An option is a somewhat more complicated way to buy a stock. When you buy an option, you’re purchasing the ability to buy or sell an asset at a certain price at a given time. There are two types of options: call options and put options and you can initiate a long or short position in either type of option.

The risks of an option is that if you purchase options you must be right on both the direction of the price and the timing of that move.  If you sell options, you are taking on the risk of h the option for a specified price you were paid.  Theoretically you have unlimited risk with sold options.   Options are a highly advanced investing technique, and you must get approval to participate in the options market.

 

10.  Commodity Futures

Commodity futures contracts are agreements to buy or sell a specific quantity of a commodity at a specified price on a particular date in the future. Commodities include metals, oil, grains and animal products, as well as financial instruments, precious metals and currencies. With limited exceptions, trading in futures contracts must be executed on the floor of a commodity exchange.
The Commodity Futures Trading Commission (CFTC) is the federal government agency that regulates the commodity futures, commodity options, and swaps trading markets. Anyone who trades futures with the public or gives advice about futures trading must be registered with the National Futures Association (NFA), the independent regulator for anyone who trades futures with the public.

Commodities investing runs the risk that the price of the product will go down quickly. For instance, political actions can greatly change the value of something like oil, while weather can impact the value of agricultural products.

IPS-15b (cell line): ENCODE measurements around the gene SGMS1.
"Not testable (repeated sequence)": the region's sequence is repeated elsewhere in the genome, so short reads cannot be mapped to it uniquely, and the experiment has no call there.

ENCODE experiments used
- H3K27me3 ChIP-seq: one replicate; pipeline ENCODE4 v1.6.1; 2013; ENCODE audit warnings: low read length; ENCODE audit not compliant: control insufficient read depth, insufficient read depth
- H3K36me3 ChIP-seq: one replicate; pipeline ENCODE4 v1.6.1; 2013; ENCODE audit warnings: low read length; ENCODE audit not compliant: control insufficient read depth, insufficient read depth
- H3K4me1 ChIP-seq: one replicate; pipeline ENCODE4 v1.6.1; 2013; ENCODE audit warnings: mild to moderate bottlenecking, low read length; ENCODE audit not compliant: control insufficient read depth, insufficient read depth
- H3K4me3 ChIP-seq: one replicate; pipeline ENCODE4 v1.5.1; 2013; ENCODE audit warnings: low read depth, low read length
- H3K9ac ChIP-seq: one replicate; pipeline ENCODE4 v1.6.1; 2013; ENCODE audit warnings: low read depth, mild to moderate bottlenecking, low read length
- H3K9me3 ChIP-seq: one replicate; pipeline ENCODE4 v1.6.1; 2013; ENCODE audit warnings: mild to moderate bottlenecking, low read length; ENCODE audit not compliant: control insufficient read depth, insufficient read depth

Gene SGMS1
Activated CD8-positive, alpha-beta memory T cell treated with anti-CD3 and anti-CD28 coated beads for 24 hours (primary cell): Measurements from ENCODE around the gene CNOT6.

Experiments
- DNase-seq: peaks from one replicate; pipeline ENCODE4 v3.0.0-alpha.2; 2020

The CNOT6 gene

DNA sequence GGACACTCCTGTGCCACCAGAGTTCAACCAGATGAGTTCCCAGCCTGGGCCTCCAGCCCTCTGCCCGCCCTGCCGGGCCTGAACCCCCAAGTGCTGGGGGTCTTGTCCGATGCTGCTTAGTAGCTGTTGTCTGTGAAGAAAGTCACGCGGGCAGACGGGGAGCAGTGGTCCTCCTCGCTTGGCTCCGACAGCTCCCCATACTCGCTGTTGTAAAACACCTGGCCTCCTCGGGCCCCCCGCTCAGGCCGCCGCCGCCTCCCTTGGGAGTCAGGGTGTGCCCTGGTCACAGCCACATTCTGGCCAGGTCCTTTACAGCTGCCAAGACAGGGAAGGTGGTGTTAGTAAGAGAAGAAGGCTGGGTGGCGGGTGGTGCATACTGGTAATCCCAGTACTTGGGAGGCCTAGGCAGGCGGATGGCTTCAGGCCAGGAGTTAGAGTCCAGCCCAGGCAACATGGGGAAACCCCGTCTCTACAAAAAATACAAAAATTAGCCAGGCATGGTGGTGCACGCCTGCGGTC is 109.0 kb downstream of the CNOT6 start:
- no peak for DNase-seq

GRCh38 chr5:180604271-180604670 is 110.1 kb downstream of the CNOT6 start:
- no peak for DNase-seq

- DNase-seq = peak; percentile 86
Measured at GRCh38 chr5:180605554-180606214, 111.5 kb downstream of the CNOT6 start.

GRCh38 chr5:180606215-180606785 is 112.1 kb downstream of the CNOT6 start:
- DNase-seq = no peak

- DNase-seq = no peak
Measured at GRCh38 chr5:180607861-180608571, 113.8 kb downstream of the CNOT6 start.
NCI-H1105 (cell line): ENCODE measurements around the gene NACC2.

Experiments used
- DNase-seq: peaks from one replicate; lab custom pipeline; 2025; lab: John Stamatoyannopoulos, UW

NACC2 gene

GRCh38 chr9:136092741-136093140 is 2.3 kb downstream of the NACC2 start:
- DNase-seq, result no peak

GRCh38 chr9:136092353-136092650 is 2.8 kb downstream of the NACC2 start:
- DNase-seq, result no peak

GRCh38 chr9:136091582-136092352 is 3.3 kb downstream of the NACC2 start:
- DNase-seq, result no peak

11.  Real Estate

Real estate is one of the oldest and most popular asset classes. Most new investors in real estate know that, but what they don’t know is how many different types of real estate investments exist. 

It goes without saying that each type of real estate investment has its potential benefits and pitfalls, including unique quirks in cash flow cycles, lending traditions, and standards of what is considered appropriate or normal, so you’ll want to study them well before you start adding them to your portfolio.

The most common real estate investments are rental property, vacation rentals, fix-and-flip projects, and commercial real estate. However, investing in REITs, crowdfunding, and tax liens can also be good options.

 

12.  Cryptocurrencies

Digital assets like cryptocurrencies and ICOs continue to evolve and spark interest from Main Street investors. With billions of dollars raised in ICO financings and over a thousand different cryptocurrencies currently available, these rapidly changing markets are tempting for investors. It is also difficult for most individual investors to make sense of these complex investment products and to determine the risk levels associated with them.

Cryptocurrencies are a fairly new investment option. Bitcoin is the most famous cryptocurrency, but there are countless others. Cryptocurrencies are digital currencies that don’t have any government backing. You can buy and sell them on cryptocurrency exchanges and some retailers will even let you make purchases with them but overall at this point you are hoping the next person is willing to pay more than you did.

Cryptos often have wild fluctuations, making them a very risky investment.

 

13.  Art and Collectibles

Investing in an art and collectibles is an alternative way to build long-term wealth.

An art investment is all yours – the management, care, and storage are your responsibility. Enjoyment Value. Many art investors are collectors first and investors second. Fine art is an asset that can be displayed and appreciated.  A collectible is an item that is worth far more than it was originally sold for because of its rarity and/or popular demand. Common categories of collectibles include antiques, toys, coins, comic books and sports memorabilia.  It can be easy to buy but sometimes hard to sell as the markets can become illiquid.  

Also, as appreciating assets, you are not being paid to hold them and sometimes can have expenses in storing and caring for the items.